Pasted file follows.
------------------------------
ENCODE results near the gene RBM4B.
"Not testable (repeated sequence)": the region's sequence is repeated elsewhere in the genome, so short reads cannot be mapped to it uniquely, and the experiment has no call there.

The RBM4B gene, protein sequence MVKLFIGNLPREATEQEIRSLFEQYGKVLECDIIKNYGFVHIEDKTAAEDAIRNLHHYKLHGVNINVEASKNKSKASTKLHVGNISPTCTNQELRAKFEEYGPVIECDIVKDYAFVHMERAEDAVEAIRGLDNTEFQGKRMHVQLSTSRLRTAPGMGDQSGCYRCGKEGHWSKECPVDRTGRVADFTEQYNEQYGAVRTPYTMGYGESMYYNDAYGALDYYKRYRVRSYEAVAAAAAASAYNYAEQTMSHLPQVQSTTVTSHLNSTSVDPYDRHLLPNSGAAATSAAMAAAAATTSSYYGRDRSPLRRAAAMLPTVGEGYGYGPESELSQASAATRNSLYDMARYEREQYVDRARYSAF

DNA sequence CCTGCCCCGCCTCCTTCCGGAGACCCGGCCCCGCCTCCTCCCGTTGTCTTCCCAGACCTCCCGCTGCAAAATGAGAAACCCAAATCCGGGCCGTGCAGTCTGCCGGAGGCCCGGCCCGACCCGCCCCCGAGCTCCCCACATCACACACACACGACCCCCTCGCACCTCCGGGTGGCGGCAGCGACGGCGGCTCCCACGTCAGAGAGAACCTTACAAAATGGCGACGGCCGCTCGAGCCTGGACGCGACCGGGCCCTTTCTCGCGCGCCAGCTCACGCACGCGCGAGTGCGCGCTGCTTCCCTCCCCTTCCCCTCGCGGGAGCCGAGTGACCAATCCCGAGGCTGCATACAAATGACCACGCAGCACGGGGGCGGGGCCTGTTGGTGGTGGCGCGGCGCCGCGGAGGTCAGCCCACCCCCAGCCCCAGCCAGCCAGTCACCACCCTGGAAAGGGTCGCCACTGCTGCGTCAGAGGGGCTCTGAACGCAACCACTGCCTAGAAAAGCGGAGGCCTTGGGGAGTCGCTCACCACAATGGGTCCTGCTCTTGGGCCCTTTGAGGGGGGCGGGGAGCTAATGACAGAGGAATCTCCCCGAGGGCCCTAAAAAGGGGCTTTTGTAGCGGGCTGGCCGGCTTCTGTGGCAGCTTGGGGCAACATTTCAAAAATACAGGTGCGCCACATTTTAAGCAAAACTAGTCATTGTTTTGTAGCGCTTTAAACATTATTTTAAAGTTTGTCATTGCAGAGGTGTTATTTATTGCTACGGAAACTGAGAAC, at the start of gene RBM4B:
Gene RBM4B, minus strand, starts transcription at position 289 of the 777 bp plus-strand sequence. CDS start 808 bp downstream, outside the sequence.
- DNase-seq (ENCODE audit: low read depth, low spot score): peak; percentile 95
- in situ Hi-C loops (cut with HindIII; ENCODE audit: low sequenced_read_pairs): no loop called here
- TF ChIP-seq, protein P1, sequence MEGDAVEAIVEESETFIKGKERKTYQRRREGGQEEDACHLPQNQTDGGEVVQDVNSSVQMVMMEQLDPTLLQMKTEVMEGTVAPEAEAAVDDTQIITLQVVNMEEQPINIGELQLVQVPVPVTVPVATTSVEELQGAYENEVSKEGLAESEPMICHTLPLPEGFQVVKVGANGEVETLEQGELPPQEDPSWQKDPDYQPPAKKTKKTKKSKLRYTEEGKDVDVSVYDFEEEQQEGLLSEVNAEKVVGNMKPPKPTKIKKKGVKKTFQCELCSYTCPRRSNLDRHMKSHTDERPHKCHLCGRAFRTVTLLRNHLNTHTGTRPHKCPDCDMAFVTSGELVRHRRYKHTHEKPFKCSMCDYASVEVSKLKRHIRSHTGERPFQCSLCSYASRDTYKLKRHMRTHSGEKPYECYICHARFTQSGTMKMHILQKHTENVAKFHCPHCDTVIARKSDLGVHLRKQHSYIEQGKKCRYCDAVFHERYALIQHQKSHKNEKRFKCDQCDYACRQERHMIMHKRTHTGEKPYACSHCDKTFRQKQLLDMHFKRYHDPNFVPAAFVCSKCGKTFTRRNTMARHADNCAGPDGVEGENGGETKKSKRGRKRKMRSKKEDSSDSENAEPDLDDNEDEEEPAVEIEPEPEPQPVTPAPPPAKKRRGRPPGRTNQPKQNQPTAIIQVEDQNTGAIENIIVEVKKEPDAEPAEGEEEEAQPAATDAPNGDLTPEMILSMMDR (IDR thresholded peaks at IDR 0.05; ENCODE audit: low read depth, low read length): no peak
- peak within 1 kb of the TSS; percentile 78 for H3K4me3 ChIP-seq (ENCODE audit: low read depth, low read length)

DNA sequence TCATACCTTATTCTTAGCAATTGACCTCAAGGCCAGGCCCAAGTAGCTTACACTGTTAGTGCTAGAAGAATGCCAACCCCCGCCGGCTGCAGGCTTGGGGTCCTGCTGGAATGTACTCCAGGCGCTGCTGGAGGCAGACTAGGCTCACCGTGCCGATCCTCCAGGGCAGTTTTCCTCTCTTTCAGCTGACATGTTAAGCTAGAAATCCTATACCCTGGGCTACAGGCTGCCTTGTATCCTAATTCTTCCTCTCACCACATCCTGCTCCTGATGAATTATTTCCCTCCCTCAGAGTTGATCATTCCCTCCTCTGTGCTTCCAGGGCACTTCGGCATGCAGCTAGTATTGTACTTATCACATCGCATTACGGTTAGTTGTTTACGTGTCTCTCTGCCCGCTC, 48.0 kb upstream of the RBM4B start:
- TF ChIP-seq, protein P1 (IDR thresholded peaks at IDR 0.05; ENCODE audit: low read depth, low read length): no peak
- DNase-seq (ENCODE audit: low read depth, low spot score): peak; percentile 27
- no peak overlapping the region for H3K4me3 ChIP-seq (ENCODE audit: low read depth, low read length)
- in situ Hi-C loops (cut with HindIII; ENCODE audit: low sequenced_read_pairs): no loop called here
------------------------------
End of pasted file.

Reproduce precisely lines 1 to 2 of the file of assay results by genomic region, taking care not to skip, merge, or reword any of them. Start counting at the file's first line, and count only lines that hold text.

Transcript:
ENCODE results near the gene RBM4B.
"Not testable (repeated sequence)": the region's sequence is repeated elsewhere in the genome, so short reads cannot be mapped to it uniquely, and the experiment has no call there.